Firstly it is important to recognise that nearly everyone is a pedestrian, so this is an issue that has huge relevance. If you walk along the path and get buzzed by a cyclist or even worse nearly collide with one then you will quite rightly take a poor view of that cyclist. It is human nature to put people in groups and suddenly nearly all of us have a poor view of cyclists.
A cyclist that is forced to use really poor quality cycle paths that are full of pedestrians will, after a while, give up and just slalom through them at speed. This may be wrong but it is normal human behavior.
I believe there is no point in making the distinction between legal and illegal behavior. It is true that if everyone obeyed the law exactly then there would be a lot less conflict. However this is just not realistic, when most people do not really understand all the laws and it is human nature to take the path of least resistance, make mistakes, not concentrate and take short cuts.
When a cyclist ends up riding on the footpath is it often because the cycle network does not have 100% converge and so cyclists have to freestyle over the gaps. If they are not riding on the road it is maybe because they do not feel comfortable riding on it. Often pedestrians do not realise that they are standing or walking in the middle of a cycle path. Shared pedestrian and cyclist paths are common and so this conflict becomes normal behaviour.
In some cases there are clearly design problems as with the picture below where the pedestrians are walking on the cycle path. If you walk straight along this road then you have to cross the cycle path to get to the zebra crossing. Why not put the zebra crossing where the pedestrians walk rather than platting the cycle path and footpath. This is clearly designed to create conflict and it is working.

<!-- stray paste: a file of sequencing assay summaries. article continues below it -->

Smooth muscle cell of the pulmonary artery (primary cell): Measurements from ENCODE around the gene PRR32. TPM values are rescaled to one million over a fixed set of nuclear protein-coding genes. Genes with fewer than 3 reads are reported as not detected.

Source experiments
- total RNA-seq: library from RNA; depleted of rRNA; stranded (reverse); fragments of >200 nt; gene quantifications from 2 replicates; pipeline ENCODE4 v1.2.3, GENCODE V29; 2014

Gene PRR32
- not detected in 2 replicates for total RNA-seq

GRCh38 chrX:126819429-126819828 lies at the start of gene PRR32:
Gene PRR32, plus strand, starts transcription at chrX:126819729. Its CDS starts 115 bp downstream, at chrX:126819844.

It would be naive to think that this problem can be solved 100% but I believe it can be improved by understanding and applying Dutch infrastructure design. My initial thoughts were that the consistent implementation of red tarmac (especially with curbs and a white dotted line down the middle to make it look like a road) for cycle space would solve a lot of these problems, like this picture:
I tried to look for similar situations in Vienna and Holland to show how the cycle space and pedestrian space is clearly separated. However I struggled until I realized that I had misunderstood the power of the Sustainable Safety's road function definitions.
It is hard to find cycle paths mixing with large numbers of pedestrians because on Access roads cycle traffic is on the road. Separate cycle paths tend to be on Through roads where there are very few pedestrians. So you tend to have separate cycle paths and Through roads with no pedestrians or Access roads with very low motor traffic and on road cycling. Of course the in between District access roads are a bit of both, but pedestrian numbers tend to be low for these types of road. This is further explained here.
Lets compare some Street Views.
Pedestrians waiting (a long time) to cross a Through road and some of them totally un-aware they are on a cycle path.
On road cycling.
Separate cycle path curb division and wide foot path.
Nice public space.
Nice public space inviting cycling and defining a route.
It seams clear that private car traffic needs to be reduced and the space reallocated to create space for good pedestrian and cycling conditions. Clear red tarmac and curbs will help but the main issue is still the allocation of space from cars to people. Conflict between cyclists and pedestrians turns allies into enemies and of course the cyclist looses because nearly all of us are pedestrians.
- Reducing conflict between bicycle riders and pedestrians
- Pedestrian-Cyclist Conflict Minimisation on Shared Paths and Footpaths
Big thanks to the Radfahren in Wien group and Street View for the pictures.
Great post here about: "How does a Dutch environment work for pedestrians?"ReplyDelete